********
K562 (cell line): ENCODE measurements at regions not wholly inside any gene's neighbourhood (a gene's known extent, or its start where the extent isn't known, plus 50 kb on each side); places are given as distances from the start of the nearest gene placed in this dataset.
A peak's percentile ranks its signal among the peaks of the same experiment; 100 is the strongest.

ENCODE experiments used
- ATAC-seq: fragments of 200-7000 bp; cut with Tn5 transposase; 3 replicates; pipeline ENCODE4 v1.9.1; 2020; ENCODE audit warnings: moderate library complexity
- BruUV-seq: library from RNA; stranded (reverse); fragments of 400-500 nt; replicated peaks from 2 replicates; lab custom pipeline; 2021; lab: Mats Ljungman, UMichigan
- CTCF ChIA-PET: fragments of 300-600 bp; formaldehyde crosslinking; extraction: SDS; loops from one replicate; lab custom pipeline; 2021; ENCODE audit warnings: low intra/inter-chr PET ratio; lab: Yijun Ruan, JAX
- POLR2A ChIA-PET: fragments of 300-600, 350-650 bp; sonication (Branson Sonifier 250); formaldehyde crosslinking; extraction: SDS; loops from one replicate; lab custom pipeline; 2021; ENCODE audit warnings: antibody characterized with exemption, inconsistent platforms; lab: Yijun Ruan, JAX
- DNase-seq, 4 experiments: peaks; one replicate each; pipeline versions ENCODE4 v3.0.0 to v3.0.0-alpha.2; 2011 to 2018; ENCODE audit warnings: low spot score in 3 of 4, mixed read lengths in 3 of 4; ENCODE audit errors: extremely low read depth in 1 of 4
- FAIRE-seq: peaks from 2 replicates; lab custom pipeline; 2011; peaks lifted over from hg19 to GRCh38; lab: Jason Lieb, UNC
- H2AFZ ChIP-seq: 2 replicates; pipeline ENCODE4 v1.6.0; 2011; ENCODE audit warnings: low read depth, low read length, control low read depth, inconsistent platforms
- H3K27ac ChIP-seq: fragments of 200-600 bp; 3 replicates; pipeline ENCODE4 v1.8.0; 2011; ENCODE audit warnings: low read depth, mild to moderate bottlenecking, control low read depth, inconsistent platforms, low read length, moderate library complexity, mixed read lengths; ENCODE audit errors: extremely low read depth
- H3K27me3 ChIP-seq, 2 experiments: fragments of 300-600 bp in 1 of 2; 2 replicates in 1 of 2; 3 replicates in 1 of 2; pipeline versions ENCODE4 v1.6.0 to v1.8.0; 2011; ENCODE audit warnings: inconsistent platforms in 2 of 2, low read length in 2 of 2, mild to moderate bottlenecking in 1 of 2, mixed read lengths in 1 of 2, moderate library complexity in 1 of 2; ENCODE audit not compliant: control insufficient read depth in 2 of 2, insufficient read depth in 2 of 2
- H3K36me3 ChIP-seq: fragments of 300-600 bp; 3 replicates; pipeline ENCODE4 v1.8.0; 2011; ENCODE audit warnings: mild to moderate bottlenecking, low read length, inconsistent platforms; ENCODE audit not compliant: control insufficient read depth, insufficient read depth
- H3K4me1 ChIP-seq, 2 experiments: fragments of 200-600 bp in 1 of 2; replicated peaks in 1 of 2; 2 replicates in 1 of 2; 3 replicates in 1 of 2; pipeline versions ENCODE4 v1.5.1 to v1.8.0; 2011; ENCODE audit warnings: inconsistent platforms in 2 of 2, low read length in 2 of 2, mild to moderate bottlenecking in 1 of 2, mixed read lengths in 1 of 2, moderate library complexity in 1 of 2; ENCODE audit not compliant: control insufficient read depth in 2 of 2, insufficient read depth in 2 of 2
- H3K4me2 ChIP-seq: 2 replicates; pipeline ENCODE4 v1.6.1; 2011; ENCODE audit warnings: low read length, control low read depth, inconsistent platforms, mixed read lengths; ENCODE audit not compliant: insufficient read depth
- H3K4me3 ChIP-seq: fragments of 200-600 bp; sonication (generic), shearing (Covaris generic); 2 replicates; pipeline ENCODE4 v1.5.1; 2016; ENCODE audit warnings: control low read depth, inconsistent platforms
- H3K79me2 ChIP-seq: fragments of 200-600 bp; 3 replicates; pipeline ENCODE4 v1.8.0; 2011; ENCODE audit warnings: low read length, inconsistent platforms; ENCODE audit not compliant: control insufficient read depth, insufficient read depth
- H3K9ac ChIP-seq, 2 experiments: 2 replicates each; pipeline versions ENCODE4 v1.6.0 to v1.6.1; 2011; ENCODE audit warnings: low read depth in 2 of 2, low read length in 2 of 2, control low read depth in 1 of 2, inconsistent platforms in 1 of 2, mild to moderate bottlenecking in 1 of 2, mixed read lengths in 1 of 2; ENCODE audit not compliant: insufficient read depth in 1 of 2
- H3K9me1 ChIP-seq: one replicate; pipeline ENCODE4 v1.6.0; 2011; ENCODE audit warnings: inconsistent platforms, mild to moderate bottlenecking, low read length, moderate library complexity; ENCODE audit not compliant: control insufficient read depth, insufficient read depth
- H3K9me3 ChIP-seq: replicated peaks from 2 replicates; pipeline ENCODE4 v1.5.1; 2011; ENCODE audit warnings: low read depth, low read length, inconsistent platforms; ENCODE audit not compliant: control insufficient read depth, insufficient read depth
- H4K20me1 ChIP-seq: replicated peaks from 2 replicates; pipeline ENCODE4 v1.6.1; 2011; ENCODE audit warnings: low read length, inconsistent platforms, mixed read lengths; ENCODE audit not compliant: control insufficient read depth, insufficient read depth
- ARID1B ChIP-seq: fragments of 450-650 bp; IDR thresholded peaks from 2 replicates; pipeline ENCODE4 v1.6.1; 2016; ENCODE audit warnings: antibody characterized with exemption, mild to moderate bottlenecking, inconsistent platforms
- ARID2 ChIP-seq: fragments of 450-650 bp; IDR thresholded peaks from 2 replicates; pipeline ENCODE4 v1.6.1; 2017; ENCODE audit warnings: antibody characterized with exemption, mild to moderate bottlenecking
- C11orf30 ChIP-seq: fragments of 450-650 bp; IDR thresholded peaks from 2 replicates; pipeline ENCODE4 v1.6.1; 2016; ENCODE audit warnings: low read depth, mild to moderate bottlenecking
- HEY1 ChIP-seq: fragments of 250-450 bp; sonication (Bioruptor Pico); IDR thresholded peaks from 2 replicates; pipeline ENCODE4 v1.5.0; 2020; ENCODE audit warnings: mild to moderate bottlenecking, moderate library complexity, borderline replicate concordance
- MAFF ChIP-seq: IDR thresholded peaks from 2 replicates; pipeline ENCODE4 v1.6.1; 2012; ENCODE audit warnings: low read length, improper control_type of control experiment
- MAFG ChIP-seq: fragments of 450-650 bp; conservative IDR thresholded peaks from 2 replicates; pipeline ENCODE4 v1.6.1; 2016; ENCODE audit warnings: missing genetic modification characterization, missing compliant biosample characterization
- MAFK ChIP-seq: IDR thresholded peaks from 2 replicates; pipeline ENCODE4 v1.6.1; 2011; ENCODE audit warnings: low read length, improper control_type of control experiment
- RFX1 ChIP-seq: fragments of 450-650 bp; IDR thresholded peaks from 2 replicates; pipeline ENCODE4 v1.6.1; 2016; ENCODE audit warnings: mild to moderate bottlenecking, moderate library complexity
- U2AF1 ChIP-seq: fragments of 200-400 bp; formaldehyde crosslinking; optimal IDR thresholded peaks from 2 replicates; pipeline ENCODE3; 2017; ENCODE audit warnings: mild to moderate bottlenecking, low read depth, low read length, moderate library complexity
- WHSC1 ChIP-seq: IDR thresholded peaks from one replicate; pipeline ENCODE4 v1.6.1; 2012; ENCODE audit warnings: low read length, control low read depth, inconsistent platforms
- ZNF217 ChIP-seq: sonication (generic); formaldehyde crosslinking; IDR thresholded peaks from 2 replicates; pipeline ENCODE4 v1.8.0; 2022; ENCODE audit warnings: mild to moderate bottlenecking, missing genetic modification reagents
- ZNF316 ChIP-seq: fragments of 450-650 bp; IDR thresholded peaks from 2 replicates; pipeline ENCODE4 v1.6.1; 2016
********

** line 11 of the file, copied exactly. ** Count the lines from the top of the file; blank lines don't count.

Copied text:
- H3K27ac ChIP-seq: fragments of 200-600 bp; 3 replicates; pipeline ENCODE4 v1.8.0; 2011; ENCODE audit warnings: low read depth, mild to moderate bottlenecking, control low read depth, inconsistent platforms, low read length, moderate library complexity, mixed read lengths; ENCODE audit errors: extremely low read depth